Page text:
Depends on how you define 'useful'. Governments spent billions of dollars, risked many dozens if not millions (as in all of our) lives, to get information of lower quality than google earth in the 50s, 60's and 70's. Most military installations are built/used with this in mind now. Something you want other satellite holders to see you put out there, stuff you don't you spend oodles of time effort and money to hide, and anything you don't care about (like where the US army parks its old aircraft), you put wherever is convenient or cheap. In that regard I doubt the occupation forces in Iraq are so braindead as to have anything particularly useful of theirs show up on google earth now.

      However, buildings don't move, and the insurgency in iraq, while predominatly made of Iraqi nationals, is most certainly far more mobile than any previous insurgency in recent memory. Simply put the iraqi's have cars. If you're an insurgent in one town, you can look at google earth, plot out where you want to go, set up, position, coordinate based on GPS locations etc.. with other people in another. I was thinking loosely about this problem where I live. I live in one city (~70K people), but really I don't know my way around any of the smaller towns that surround us, nor do I know my way around the biggest city near me (which is toronto nearly 150Km away). But, moving from place A to B is fairly easy, at least when I'm not crawling through the jungles of borneo or riding my camel through the middle of the desert. The resistance in Iraq can use GE just the same as any of us can use google earth to figure out where we're going.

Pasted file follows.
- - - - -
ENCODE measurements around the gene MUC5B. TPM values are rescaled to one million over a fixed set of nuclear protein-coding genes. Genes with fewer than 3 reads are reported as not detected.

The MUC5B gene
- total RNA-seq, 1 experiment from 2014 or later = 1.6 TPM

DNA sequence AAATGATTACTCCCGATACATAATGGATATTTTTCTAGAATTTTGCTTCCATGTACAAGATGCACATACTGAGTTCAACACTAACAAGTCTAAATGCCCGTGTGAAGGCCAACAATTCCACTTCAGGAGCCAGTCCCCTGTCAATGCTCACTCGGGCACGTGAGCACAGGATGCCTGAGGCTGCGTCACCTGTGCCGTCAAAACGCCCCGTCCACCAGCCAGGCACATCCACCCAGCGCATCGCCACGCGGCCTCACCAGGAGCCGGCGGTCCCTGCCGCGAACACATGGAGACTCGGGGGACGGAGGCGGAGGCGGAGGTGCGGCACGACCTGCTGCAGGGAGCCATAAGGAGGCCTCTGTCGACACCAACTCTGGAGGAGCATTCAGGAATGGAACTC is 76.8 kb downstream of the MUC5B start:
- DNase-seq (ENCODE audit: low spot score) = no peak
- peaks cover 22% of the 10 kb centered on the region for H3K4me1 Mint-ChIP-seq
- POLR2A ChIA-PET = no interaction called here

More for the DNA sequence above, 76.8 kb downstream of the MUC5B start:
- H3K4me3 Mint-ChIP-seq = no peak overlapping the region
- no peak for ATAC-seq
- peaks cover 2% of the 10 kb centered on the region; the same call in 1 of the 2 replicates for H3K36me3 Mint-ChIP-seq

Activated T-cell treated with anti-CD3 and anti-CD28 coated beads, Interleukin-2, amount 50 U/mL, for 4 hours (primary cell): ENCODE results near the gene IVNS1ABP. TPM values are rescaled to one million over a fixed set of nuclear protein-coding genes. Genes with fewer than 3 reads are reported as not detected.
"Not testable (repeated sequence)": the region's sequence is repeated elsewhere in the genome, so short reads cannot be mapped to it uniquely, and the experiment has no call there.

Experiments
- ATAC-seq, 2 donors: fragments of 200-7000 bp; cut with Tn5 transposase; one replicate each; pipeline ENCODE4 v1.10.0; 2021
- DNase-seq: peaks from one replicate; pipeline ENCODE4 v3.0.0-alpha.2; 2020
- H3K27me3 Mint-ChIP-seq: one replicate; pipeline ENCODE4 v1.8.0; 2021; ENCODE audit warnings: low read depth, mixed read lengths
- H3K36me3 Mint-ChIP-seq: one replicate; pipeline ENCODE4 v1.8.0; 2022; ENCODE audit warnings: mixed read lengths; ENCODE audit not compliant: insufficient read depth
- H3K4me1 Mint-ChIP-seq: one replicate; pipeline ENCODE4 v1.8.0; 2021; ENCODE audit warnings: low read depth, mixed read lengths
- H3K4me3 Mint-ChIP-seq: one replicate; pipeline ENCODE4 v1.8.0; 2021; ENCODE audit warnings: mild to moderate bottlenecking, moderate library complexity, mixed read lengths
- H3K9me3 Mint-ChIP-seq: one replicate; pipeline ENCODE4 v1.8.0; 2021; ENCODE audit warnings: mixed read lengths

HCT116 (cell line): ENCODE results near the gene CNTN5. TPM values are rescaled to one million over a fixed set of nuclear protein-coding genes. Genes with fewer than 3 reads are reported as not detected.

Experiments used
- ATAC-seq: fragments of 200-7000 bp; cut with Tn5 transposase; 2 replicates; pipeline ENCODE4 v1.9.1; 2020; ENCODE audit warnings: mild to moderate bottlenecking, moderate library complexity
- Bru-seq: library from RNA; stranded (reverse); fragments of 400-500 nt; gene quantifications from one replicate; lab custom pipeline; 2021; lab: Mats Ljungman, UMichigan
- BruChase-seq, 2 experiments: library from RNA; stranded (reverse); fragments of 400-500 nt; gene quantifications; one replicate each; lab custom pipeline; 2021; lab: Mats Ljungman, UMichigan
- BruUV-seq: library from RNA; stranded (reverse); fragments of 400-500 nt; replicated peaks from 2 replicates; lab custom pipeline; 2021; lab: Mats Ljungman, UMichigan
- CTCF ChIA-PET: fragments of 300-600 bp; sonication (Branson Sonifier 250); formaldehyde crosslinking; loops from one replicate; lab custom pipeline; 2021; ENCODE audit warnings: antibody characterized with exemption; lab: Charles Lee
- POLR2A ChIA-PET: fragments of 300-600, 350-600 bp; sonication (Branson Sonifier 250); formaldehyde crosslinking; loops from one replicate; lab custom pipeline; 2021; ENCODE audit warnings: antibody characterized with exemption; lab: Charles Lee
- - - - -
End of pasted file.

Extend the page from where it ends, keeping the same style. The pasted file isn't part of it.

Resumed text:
With respect to the article specifically. The parking lots of Iraq's military installations, now in use by the British, probably haven't moved too far, nor have the suitable places for housing since those photos were taken. Given how long the occupation has been going on, those bases haven't moved and I somehow doubt the british army has been able to magically conjure up new places within the bases to put their tents, and even if google pictures are a year or two old those things are likely not all that much different.